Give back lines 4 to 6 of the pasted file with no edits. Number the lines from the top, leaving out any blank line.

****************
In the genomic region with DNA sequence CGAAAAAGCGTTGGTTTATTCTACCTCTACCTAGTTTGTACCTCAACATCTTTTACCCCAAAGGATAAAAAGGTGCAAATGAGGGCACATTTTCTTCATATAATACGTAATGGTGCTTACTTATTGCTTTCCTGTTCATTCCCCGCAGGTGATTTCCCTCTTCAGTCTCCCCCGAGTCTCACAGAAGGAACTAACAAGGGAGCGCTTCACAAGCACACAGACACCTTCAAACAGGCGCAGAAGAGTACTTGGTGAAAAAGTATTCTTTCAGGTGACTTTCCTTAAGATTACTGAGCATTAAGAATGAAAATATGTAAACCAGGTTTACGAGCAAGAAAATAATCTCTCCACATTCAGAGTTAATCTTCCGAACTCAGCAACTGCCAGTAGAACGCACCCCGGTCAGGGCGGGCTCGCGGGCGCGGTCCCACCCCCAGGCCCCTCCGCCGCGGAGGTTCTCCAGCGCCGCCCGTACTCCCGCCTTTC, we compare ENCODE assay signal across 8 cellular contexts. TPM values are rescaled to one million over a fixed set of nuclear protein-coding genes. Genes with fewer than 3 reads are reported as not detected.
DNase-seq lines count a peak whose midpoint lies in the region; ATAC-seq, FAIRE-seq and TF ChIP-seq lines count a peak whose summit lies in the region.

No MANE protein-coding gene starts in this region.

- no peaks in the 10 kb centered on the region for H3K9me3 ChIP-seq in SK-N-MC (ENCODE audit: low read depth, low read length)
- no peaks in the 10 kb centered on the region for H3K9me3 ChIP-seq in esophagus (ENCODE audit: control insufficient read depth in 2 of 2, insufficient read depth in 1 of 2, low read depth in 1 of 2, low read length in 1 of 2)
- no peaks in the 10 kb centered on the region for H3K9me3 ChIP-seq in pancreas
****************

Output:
- no peaks in the 10 kb centered on the region for H3K9me3 ChIP-seq in SK-N-MC (ENCODE audit: low read depth, low read length)
- no peaks in the 10 kb centered on the region for H3K9me3 ChIP-seq in esophagus (ENCODE audit: control insufficient read depth in 2 of 2, insufficient read depth in 1 of 2, low read depth in 1 of 2, low read length in 1 of 2)
- no peaks in the 10 kb centered on the region for H3K9me3 ChIP-seq in pancreas